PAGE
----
This is the other release in the hard rock / metal-inspired series by The Whiskyman, a Bowmore 2003. Like the Glen Scotia 1992, it is nicknamed after an Iron Maiden song.

 

 

Bowmore 2003 - The Whiskyman 'Children of the Dramned'Bowmore 2003 ‘Children of the Dramned’  (47,6%, The Whiskyman 2014, 183 btl.)

Nose: starts very clean, coastal and sharp, but it grows wider and gains roundness. Still it’s quite minimal and focused on briney notes, olives and mezcal. Wet chalk. Some sugared lemon notes and a faint waxy sweetness. More coastal than peaty. A nice old-style metallic edge too. Mouth: again superbly clean and coastal. Perfect strength as well. Seawater, chalk, lots of cold ashes and soot. Sugared lemon juice, moving towards nice pink grapefruit (echoes of 1993 Bowmore). Kippers and mezcal. Soft yeasty notes as well. Finish: long, smoky, tarry, but surprisingly sweet.

We already knew the high standards of early 2000’s Bowmore, but this one raises the bar in terms of balance and tiny details. Around € 85.

Score: 88/100


SIA Scotch Whisky

03 Nov 2014 | * Blends

SIA Scotch Whisky - Carin Luna-OstaseskiSIA Scotch Whisky

SIA Scotch Whisky is the brainchild of Carin Luna-Ostaseski and the first whisky that I’ve heard of to be funded with a Kickstarter crowd-sourcing project. She managed to get more than $ 45.000 from 245 backers and realize her dream: create her own whisky. A really innovative concept, which we’ll probably see more in the future.

SIA (Gaelic for six) is a blended whisky, matured and bottled by Douglas Laing. It features a relatively high malt to grain ratio (40/60) with malts from Speyside (50%), the Highlands (40%) and Islay (10%). It is currently only available in the States. The first two batches are almost gone and the next batch will be twice as big.

There’s an emphasis on accessibility and mixability… a modern blend in a feminine packaging.

 

 

SIA Scotch blended whiskySIA Scotch Whisky
(43%, Spirit Imports 2013, 2500 btl.)

Nose: apples, vanilla and sugared cereals. Quite malty. Some toffee and butterscotch. Fresh citrus and floral notes as well. Mouth: very subtle (but not thin), by design I believe. It’s creamy, with vanilla, toffee and just a hint of toasted / smoky oak. The grainy notes are noticeable but in the background, so it doesn’t get too harsh. Soft spices and a vague berry sweetness and hints of honey. Finish: not too long, slightly spirity now with most of the flavours faded.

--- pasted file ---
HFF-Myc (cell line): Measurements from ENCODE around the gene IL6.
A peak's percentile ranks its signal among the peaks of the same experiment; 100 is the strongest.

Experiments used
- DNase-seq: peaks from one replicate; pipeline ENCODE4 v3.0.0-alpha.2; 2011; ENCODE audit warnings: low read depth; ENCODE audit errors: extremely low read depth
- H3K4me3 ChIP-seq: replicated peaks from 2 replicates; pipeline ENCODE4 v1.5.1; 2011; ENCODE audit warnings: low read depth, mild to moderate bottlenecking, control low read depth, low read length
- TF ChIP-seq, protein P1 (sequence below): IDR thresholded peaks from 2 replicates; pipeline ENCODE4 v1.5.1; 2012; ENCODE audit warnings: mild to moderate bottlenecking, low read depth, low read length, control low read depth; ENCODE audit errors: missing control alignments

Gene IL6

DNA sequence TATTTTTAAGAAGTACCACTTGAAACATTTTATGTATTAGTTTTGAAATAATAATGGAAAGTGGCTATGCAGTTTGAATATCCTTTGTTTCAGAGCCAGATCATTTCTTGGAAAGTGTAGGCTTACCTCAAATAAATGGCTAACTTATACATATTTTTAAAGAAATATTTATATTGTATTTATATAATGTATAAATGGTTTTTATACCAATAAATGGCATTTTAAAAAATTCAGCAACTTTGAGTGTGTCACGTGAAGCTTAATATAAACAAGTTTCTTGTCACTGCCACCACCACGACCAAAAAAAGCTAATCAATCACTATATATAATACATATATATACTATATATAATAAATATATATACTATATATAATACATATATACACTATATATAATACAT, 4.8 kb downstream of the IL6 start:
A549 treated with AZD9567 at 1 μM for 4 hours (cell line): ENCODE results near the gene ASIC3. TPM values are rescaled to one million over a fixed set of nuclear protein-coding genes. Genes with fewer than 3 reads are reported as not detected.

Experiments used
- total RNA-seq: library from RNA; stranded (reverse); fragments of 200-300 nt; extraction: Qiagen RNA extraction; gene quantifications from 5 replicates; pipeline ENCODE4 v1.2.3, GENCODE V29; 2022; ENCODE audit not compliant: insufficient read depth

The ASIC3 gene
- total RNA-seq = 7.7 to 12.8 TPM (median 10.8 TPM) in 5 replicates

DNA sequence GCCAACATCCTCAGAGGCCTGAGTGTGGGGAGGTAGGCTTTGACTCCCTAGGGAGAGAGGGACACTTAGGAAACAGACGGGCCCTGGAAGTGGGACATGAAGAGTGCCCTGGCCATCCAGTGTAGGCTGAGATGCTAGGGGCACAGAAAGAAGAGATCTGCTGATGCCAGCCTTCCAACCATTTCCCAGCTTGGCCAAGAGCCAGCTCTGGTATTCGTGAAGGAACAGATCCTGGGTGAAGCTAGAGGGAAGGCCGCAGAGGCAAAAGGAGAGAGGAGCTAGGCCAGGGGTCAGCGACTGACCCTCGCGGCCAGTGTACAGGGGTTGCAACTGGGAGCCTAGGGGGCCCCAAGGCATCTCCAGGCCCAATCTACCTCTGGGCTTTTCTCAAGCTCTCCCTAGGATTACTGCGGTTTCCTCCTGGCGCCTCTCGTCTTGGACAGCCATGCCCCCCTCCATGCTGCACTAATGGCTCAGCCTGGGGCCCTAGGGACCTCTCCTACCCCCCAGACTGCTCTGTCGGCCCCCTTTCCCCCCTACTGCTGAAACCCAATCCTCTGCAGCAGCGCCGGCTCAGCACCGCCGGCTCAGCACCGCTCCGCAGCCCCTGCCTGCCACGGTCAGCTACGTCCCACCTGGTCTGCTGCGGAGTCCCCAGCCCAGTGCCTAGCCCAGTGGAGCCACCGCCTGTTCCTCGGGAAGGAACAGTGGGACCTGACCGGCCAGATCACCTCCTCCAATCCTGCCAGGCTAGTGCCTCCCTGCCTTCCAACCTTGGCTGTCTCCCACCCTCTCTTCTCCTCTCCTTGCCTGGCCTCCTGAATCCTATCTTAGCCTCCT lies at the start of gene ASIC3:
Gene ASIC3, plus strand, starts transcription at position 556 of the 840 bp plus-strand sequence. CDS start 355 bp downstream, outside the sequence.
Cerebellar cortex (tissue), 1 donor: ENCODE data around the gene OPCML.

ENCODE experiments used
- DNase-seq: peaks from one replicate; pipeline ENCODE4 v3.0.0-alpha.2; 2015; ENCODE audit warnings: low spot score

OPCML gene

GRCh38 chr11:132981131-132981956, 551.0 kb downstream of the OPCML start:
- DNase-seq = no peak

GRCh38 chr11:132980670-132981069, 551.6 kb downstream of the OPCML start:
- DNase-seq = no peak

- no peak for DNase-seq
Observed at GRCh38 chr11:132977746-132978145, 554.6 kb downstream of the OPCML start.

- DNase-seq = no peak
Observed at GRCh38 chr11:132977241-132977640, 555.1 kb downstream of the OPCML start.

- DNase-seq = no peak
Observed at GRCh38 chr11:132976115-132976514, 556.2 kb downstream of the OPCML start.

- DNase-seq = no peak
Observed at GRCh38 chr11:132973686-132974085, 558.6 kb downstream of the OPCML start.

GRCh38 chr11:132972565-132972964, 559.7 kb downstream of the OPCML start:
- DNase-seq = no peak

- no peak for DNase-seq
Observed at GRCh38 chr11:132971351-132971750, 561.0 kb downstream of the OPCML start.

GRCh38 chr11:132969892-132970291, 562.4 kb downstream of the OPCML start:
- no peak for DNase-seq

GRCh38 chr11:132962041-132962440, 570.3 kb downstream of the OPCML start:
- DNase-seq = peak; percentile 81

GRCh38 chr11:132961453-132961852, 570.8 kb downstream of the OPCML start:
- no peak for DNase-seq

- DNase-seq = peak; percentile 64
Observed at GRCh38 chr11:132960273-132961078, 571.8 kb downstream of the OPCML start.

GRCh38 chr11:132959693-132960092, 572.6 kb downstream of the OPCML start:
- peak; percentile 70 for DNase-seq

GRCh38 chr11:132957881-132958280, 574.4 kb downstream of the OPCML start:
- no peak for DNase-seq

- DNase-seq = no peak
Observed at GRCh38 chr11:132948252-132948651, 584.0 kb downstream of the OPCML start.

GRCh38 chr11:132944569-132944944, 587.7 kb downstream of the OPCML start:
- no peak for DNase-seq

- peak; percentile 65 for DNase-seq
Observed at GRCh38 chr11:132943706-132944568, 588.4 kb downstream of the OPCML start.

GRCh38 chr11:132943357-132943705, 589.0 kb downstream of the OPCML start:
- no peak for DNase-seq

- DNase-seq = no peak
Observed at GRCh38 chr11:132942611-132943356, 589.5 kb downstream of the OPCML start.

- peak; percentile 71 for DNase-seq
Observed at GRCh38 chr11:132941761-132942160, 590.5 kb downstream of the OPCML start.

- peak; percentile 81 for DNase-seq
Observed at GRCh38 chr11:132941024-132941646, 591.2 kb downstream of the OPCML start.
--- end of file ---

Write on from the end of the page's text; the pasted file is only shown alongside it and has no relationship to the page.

A decent blend, certainly good enough to have on its own without ice. Is this a game-changer in any way? I’m afraid not. SIA wants to counter the idea that whisky is always heavy and smoky. Well, if people think this is the first light or feminine dram, they’re just misinformed. On the other hand, if SIA is able to change this perception, then it’s a welcome product. On its own it is a fairly harmless blend, but well put together, like other Douglas Laing blends. Around $ 45-50.

Score: 75/100


This is the latest 2014 edition of the Lagavulin 12 Year Old. No need to introduce it: a yearly special release, aged in refill American oak. And always among the most affordable of Diageo’s Special Releases.

 

 

Lagavulin 12 Year Old (2014 edition)Lagavulin 12 yo (54,4%, OB 2014, 14th release, 31.428 btl.)

Nose: leafy peat with chalky notes, sour dough and hints of plastics. Sweet apples in the background, as well as some vanilla toffee. Lemon. Plenty of medicinal notes. Very much to the point, with fewer young notes than last year, I’d say. Mouth: oily, pungent, herbal and slightly rough but also surprisingly sweet. A jammy ashtray. Or pastry near a beach bonfire. Mocha. Grapefruits. Lots of coastal notes. Returns to sweet herbs. Finish: long, rather bitter / herbal, but always sweet as well.

The 12 Year Old has never been my favourite Lagavulin but I think this is one of the best releases I’ve come across. Around € 110.

Score: 88/100


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  • Tony: Well the 1401 batch 8 could be found easily in most places for £200 - indeed I got one for £180 with a discount. The £225 price was a bit high and
  • WhiskyNotes: Don't just look at the UK - it's not always representative for the rest of the world. The last 1401 for Europe was batch 8. I bought that one for €
  • Sam: Nicely written notes, not rated this myself yet. Just to confirm, it's nowhere near a 40% price rise though. The last 1401 released in the UK was at

Coming up

  • Macduff 1980 (Golden Cask)
  • Karuizawa 45 Year Old (cask #2725)
  • Cardhu 18 Year Old
  • Craigellachie 13 Years
  • Port Askaig 19 Year Old
  • Ledaig 2005 (Maltbarn)

1659 notes by Ruben

WhiskyNotes - Ruben LuytenThis blog is my personal collection of impressions, written while searching for the ultimate single malt whisky.